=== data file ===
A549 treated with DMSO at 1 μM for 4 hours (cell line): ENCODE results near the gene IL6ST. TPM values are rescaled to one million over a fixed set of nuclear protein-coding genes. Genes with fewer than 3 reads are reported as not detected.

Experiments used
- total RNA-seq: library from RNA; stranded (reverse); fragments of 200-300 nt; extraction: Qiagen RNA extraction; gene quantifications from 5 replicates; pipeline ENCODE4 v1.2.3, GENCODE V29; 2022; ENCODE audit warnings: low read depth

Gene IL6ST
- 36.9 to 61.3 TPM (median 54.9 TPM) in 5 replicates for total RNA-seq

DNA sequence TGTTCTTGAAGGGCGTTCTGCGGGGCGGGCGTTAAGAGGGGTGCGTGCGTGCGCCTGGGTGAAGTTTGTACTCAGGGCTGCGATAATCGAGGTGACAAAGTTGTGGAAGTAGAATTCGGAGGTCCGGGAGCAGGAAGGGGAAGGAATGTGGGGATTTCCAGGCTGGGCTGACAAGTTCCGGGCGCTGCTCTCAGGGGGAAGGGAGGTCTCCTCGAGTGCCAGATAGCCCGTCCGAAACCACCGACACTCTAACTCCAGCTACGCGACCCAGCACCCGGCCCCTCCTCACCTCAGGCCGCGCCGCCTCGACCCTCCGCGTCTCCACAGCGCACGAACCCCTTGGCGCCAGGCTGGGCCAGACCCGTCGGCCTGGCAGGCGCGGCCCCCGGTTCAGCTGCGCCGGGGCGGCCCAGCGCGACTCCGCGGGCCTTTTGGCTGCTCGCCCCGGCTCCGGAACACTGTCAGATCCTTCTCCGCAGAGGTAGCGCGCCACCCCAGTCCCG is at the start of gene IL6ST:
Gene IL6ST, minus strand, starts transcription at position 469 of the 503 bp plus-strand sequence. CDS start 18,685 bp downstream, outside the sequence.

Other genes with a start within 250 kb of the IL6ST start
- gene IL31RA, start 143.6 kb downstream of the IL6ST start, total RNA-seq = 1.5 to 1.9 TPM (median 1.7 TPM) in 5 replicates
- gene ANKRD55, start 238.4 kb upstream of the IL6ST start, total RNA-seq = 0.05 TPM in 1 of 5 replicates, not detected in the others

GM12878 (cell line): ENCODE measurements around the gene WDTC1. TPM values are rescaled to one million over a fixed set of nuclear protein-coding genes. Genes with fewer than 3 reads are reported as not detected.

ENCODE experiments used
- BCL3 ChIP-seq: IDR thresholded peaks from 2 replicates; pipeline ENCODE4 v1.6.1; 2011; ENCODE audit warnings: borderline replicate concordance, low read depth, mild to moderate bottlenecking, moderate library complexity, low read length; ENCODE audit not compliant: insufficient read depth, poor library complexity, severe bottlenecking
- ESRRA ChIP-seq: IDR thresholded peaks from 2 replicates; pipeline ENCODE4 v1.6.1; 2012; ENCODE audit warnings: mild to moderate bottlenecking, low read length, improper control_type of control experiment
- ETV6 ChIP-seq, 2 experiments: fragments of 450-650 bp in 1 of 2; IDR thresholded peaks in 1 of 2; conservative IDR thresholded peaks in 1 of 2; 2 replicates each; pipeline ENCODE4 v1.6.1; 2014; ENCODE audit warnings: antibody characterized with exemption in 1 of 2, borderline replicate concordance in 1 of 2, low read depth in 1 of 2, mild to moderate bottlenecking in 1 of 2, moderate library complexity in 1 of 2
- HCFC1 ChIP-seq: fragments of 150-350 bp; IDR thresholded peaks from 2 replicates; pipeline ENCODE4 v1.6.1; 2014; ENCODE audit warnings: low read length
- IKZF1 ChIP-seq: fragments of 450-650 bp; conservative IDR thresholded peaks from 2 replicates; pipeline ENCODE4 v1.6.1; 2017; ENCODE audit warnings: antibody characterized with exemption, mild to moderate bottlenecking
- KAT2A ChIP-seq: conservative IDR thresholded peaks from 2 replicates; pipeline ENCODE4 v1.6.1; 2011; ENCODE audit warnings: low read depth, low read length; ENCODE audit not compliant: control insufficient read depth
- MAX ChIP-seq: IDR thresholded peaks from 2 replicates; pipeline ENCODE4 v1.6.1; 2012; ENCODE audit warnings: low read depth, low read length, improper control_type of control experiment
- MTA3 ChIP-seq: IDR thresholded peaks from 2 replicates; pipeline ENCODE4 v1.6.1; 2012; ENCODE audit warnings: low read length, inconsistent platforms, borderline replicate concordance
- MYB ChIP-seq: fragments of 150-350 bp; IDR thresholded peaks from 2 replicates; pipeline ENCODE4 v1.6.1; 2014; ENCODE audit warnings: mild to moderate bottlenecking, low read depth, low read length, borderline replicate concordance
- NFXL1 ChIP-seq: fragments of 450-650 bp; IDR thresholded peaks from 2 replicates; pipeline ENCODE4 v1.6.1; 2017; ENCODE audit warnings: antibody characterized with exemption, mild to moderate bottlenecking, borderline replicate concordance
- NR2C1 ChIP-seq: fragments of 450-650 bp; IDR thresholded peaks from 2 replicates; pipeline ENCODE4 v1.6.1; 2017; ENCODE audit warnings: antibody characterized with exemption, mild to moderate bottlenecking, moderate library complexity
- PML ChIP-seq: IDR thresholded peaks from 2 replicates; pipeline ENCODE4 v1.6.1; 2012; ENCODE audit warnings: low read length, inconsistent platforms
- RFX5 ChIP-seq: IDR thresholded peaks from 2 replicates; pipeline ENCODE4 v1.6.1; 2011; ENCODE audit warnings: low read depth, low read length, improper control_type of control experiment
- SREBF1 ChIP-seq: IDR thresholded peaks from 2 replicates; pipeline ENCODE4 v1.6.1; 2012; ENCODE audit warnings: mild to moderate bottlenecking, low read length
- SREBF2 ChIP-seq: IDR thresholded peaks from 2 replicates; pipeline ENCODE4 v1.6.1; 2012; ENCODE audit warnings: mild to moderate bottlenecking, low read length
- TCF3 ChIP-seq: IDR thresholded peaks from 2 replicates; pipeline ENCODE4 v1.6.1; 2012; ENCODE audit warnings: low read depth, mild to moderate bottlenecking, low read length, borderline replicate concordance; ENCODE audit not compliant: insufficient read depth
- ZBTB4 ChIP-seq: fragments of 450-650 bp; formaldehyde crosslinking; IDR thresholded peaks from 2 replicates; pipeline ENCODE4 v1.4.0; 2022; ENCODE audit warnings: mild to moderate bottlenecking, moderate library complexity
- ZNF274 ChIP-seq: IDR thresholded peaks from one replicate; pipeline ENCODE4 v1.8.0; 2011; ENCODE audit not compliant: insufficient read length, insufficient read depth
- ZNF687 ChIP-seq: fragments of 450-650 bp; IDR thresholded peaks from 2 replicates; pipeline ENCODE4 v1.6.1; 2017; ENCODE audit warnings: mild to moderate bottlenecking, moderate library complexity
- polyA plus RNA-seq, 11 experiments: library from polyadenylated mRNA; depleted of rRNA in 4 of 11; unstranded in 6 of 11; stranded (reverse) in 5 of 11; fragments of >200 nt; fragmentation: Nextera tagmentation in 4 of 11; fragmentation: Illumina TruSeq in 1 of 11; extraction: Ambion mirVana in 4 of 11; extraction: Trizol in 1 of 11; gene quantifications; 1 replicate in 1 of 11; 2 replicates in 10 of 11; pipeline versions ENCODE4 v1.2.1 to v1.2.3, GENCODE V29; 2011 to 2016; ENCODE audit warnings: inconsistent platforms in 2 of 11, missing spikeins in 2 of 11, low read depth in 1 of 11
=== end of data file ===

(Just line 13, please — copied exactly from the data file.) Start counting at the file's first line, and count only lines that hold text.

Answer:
- BCL3 ChIP-seq: IDR thresholded peaks from 2 replicates; pipeline ENCODE4 v1.6.1; 2011; ENCODE audit warnings: borderline replicate concordance, low read depth, mild to moderate bottlenecking, moderate library complexity, low read length; ENCODE audit not compliant: insufficient read depth, poor library complexity, severe bottlenecking